The Norway or Brown rat is the most common species to be found in Oxfordshire and the home counties. It weighs between 350 and 500 grams and is typically between 200 and 270 mm long. Its fur can be various colours from almost black through to grey, however they are most commonly grey/brown. The tail is shorter than the combined length of the head and body. The ears and eyes are small relative to the length of the body.

Where they are found

The brown rat is widely distributed throughout both rural and urban areas and will rapidly colonise areas that offer both shelter and food. Damaged sewer systems provide an ideal habitat for rats which may give them with access to the home.

Rats are active burrowers, digging holes which extend far into the ground, sometimes in a complicated tunnel system with numerous openings. The burrows are multifunctional, serving as a place to rear young, to rest during the daytime (rats are typically nocturnal) and to escape from predators.

It is often the presence of holes in the ground (rodent workings) that provide the first indications that there is an active rodent infestation within an area.

Spread of disease

Rats are associated with the transmission of several diseases, Weil’s disease and salmonellosis in particular. Disease transmission occurs largely due to the close association between rats and human settlements. It is important to realise that in the absence of direct contact between humans and rats disease transmission is unlikely to occur.

Structural damage

Gnawing is part of the natural behaviour of rats, and may lead to significant damage to electrical cables, wooden fittings and lead pipes. Furthermore as a result of their burrowing rats may undermine foundations and cause damage to drainage systems.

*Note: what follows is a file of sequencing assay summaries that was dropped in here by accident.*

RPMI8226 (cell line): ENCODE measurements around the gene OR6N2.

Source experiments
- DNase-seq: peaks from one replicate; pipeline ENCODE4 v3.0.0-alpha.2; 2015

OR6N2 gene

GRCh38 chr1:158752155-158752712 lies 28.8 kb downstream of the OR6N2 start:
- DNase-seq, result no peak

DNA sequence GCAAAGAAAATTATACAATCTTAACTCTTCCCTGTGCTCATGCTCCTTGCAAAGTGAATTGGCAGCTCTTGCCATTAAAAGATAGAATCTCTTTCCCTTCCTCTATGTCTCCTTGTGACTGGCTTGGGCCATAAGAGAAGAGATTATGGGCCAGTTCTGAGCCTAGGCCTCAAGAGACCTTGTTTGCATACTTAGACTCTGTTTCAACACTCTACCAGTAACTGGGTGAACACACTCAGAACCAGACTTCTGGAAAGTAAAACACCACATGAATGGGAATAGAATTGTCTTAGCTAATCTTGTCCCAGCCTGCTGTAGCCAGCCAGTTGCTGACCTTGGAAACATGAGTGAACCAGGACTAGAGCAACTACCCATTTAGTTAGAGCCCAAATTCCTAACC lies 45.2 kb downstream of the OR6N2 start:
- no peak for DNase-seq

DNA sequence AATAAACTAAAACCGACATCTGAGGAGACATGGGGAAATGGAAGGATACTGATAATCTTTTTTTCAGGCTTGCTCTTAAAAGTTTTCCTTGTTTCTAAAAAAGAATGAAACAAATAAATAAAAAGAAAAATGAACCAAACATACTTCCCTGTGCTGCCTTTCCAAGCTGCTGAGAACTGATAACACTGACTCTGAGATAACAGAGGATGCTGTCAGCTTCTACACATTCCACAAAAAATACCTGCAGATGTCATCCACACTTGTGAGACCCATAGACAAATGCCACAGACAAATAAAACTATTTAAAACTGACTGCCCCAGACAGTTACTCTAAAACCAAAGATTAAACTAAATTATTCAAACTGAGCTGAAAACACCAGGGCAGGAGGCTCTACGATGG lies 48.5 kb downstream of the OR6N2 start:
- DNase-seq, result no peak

Control of rats

It is widely believed that the rat population is increasing although there is no evidence to substantiate this. However it is important to realise that occupied areas provide an ideal environment for rats providing both shelter and food.

It is extremely important to ensure that all refuse is disposed of carefully. This particularly applies to foodstuffs although a pile of discarded timber or an unwanted piece of furniture can provide shelter for a colony of rats. Rats can be controlled a number of ways depending on the circumstances; rodenticide (poison baits) trapping, gassing with aluminium Phosphide, or by terrier dogs are the most common ways. Rodenticide should only be administered by profession pest controllers to eliminate the risk of secondary poisoning of non-target species and gassing can only be applied by those pest controllers who are authorised.

Signs of a rat problem

Rats are most active at night and usually hide from humans. The typical signs of a rat problem in the home are:

  • Scratching noises – in walls or under the floor as rats scurry around
  • Droppings – rats leave dark, tapered droppings about 10-14mm long
  • Distinctive smell – rats leave an ammonia-like smell that will be particularly strong in enclosed areas such as under cupboards
  • Damage – rats have teeth that grow continuously and gnaw on wood and plastic to keep them trim. Rats can even chew through electrical cables and pose a serious fire risk.
  • Ripped food packaging – rats will tear open food and may leave teeth marks
  • Nests – rats build nests in warm, hidden places using shredded material such as newspaper and fabrics. Nests will often contain young rats
  • Burrows – In gardens, rats will dig burrows especially in compost heaps or under sheds. They will also build nests under garden decking